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Heritage Champions' Open Letter on Tall Buildings

Our great capital city is a source of national pride and a trademark for Britain throughout the world. Its extraordinary vibrant dynamism reflects a cocktail which includes political stability, security, geography, language, diversity, climate, infrastructure, creativity, entrepreneurialism and, never to be underrated, its unique beauty.

The next Mayor's legacy will be judged by his or her contribution to London's continuing success. Given the current pressing requirement for new buildings to accommodate a rising population and a growing economy, a critical part of that judgement will be based on how he or she has promoted excellence in innovation and design whilst respecting treasured historic landscapes and settings.

There are now more than 400 tall buildings (of 20 storeys plus) in the pipeline for London. There is at present no strategic, pan-city plan for their location or design. Proposed developments are often promoted at random, and marketed to the public using idealised imagery. They lack proper analysis of any impact on existing views or settings for miles around. The planning approval process has, as a result, become somewhat chaotic and there is widespread confusion as to how those with an opinion can make their views heard.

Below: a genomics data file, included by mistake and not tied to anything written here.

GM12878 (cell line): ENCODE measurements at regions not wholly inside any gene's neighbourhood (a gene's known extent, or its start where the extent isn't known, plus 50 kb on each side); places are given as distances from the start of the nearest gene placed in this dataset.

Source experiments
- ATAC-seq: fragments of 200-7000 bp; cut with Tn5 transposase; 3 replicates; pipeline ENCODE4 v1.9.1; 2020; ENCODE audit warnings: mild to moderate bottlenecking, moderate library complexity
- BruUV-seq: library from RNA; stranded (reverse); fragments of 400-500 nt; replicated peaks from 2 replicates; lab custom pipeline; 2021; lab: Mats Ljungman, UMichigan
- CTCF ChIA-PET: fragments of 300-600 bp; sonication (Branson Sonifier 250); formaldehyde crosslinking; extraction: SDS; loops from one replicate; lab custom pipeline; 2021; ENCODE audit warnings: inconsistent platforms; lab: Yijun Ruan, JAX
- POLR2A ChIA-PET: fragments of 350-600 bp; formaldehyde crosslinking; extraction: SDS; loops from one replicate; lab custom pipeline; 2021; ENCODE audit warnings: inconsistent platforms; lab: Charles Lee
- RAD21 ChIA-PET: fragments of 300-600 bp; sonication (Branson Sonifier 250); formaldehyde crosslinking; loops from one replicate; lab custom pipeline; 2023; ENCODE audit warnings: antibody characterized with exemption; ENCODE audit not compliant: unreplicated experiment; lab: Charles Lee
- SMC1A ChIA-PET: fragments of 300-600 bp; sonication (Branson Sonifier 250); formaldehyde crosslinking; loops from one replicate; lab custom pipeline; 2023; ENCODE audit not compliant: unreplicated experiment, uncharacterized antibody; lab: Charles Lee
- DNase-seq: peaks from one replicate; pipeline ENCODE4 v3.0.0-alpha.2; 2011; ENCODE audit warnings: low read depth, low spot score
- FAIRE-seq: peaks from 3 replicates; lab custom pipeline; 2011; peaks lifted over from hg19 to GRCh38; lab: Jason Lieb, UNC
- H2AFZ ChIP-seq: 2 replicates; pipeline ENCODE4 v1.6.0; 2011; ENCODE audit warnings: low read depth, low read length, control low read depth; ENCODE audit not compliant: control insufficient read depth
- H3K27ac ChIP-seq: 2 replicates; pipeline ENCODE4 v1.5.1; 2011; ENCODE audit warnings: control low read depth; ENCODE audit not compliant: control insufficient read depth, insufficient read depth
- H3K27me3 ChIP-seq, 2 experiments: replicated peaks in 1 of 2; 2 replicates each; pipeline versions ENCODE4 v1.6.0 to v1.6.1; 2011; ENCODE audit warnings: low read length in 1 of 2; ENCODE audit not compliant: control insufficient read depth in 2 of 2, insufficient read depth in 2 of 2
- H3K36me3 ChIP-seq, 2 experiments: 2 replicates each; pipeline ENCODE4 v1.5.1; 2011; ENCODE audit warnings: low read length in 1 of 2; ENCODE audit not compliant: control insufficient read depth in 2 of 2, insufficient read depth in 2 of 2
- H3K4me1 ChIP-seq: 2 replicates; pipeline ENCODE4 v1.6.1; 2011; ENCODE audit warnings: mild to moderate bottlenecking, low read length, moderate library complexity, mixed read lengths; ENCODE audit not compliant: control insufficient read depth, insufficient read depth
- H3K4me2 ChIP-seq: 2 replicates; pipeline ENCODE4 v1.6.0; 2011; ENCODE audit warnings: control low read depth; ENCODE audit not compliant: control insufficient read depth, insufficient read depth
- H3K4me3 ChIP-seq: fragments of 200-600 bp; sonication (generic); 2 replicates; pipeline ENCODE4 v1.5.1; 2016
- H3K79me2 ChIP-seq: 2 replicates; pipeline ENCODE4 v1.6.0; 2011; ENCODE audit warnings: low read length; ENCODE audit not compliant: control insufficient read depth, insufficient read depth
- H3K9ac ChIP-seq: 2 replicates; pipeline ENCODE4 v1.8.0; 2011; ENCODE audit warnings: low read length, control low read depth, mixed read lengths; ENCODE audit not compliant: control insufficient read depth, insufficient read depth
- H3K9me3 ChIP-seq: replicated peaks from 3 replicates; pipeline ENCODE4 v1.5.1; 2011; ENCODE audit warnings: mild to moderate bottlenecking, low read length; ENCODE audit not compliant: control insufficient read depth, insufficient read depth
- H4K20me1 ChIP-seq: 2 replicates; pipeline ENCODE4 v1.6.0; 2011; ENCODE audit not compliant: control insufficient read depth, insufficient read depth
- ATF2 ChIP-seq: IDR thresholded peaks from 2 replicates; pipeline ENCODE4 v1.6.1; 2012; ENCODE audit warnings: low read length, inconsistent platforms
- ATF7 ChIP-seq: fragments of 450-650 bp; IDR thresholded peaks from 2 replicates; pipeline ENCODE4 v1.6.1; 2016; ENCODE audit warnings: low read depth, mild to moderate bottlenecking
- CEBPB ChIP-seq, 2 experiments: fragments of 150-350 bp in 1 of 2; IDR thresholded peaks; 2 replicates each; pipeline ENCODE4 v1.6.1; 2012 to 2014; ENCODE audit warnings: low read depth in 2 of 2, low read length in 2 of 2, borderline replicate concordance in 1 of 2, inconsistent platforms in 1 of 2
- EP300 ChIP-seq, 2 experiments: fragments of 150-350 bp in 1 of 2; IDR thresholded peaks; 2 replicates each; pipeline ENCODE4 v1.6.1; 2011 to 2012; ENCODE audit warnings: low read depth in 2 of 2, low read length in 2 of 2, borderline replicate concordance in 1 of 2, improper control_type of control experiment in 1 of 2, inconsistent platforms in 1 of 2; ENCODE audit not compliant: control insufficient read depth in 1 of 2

Tall buildings that soar in the right places can make exciting contributions to London's environment and growth. It is vital, however, to provide a clear strategy in the forthcoming London Plan showing where they are acceptable and where not. We welcome the London Assembly's recent call for better master planning and a fully developed, publicly accessible, 3D model of London's future skyline. The next Mayor alone can coordinate the necessary effort to protect and enhance London's historic fabric and its priceless beauty, whilst promoting the city's continuing progress.

Sir Laurie Magnus, Chairman of Historic England
Dr Loyd Grossman CBE, Chairman of the Heritage Alliance
Sir Terry Farrell, CBE, Architect

5 April 2016

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